“There are still speed bumps,” Taylor Reed says. “It’s an ongoing journey.”
Reed, 26, is part of the New Life Program at Harvest Farm, operated by Denver Rescue Mission. Located north of Wellington just west of I-25, the program accepts up to 72 men in a nine to 12-month program designed to assist them in breaking addiction cycles and moving toward self-sufficiency. Reed has been a resident at the farm for seven months.
Harvest Farm was established in 1988 when Denver Rescue Mission took over the former Mercy Farm. They derive some income from raising and selling grass-fed beef to the public. They also raise vegetables for their own use.
In March, 2018, when Reed found his way to Harvest Farm, he was down to a few tough choices. With sincerity and candor, he shared his story. He grew up in rural Colorado in a family where drugs and alcohol were always part of the scene. “It started when I was six or seven,” Reed said of his addiction. “My family are high-functioning despite their drug and alcohol use and manage to be successful in spite of their habits.” He knows now that he is different.
He was working in an oil field near Cheyenne, Wyoming, when two events pushed him over the edge. A close friend died of an overdose, and his girlfriend dumped him. At the time he was struggling with sobriety, having spent two 30-day stints in treatment in the past.
At what he now sees as a tipping point in his life, Reed returned home to work with his brother repairing fences on a ranch. He had no problem finding drugs in the Lamar-Pueblo area near where he lived. “Highway 50 is commonly known as the ‘heroin highway,’” he explained. Before long, his paycheck was not enough to cover his drug habit. He began robbing drug dealers and running from the police. He was using as frequently as 12 times a day. He attempted suicide, consuming a dose four times the strength of his usual hit. “I woke up angry that I wasn’t dead,” he said. “I was crazy.”
The following incident forced him into a decision. Either he was going to get clean, go to prison or die. He describes sharing a drug dose with a “using acquaintance” which he does not classify as a friend. Reed has a high tolerance for drugs but his acquaintance passed out and was not breathing when Reed tossed him into the back of his pickup and sped toward the nearest hospital 20 miles away. “The guy came back to life and popped up in the truck bed,” Reed said.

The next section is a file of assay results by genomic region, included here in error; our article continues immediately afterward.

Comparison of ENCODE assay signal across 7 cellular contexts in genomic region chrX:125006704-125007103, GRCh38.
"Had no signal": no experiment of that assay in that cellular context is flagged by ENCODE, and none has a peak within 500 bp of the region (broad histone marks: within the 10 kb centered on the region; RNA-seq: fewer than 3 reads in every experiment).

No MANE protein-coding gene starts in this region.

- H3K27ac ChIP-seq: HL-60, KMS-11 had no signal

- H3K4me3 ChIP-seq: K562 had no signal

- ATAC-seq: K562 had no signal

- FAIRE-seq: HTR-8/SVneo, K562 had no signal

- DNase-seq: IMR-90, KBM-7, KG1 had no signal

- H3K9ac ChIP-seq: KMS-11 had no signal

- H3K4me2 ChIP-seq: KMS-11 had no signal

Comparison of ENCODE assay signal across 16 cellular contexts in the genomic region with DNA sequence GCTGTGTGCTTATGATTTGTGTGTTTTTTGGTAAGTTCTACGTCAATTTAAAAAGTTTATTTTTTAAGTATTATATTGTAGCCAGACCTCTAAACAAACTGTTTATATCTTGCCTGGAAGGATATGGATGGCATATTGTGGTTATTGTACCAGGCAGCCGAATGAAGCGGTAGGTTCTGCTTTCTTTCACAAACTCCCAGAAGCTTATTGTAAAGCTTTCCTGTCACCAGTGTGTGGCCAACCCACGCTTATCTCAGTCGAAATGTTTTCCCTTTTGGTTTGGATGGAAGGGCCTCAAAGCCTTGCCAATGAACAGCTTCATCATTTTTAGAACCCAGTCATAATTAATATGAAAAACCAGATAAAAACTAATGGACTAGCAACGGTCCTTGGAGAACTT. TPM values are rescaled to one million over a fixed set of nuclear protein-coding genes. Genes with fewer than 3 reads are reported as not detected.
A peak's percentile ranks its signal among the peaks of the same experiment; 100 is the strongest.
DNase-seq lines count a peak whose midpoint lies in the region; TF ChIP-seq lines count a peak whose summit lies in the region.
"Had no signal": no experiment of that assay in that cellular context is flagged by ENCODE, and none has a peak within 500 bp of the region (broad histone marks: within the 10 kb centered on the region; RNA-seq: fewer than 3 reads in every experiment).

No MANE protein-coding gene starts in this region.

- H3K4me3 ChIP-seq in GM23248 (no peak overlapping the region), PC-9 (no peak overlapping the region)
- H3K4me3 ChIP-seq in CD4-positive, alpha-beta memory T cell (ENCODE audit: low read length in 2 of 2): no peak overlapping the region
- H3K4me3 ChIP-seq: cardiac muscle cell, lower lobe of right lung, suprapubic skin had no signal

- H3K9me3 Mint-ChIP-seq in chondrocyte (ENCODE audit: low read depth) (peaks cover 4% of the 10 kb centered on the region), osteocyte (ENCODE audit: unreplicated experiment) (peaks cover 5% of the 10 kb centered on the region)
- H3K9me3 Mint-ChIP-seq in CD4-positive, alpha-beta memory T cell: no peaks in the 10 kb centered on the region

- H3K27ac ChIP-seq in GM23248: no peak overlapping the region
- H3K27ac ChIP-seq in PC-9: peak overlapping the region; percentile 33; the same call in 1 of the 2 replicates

A subsequent police chase ended up with Reed in county jail for a couple of weeks and a six-year sentence for avoiding police, a class five felony. Last March an understanding judge gave him a choice: treatment or prison.
At Harvest Farm he met chaplain Peter Keohane. For months now, Reed has been working hard to, in his words, “become the person I want to be.” His relationship with Keohane, who has been in recovery for 22 years and at Harvest Farm for five, has been critical in his steps toward recovery. Keohane earned his divinity degree from Denver Theological Seminary after his recovery. Both men acknowledge the importance of their faith in their lives.
There are many paths to recovery, according to Keohane. The 12-step program is available along with counseling, group therapy, psycho-education therapy, work and animal-assisted therapy. “Everyone is different and must be approached as an individual. We also recognize that no one is perfect,” Keohane said. While the Harvest Farm program is faith-based, religion is never forced on anyone. Keohane loves his work and says, “It’s a joy to work here.”
During phase one at the farm, residents are not allowed to leave the premises. Men work in the kitchen, on the farm or repairing and maintaining vehicles. During this time they are offered counseling and must prove their ability to settle in and benefit from the program.
In phase two, they may leave the premises accompanied by someone at a higher level in the program. During this time, Reed continued his work at the farm. Now in phase three, he is able to commute to Fort Lupton where he works in a welding operation.
He will complete the New Life Program next April. He plans to find work in an oil field or as a heavy equipment operator. He will join an aftercare program at the farm and will have access to counseling and to Keohane. “Community is an important aspect while in recovery,” Keohane said. When asked about success rates, he explained that success is hard to quantify. “Some guys leave here and never do alcohol or drugs again. Others learn to manage limited use, and some find it impossible to break the cycle. We do accept men for a second try,” he said.
“Huge,” Reed says when asked about the role Christianity has played in his recovery. One day down the road, he wants to become a public speaker addressing addiction issues to an audience of young people.
Harvest Farm is free to participants and operates entirely on donations.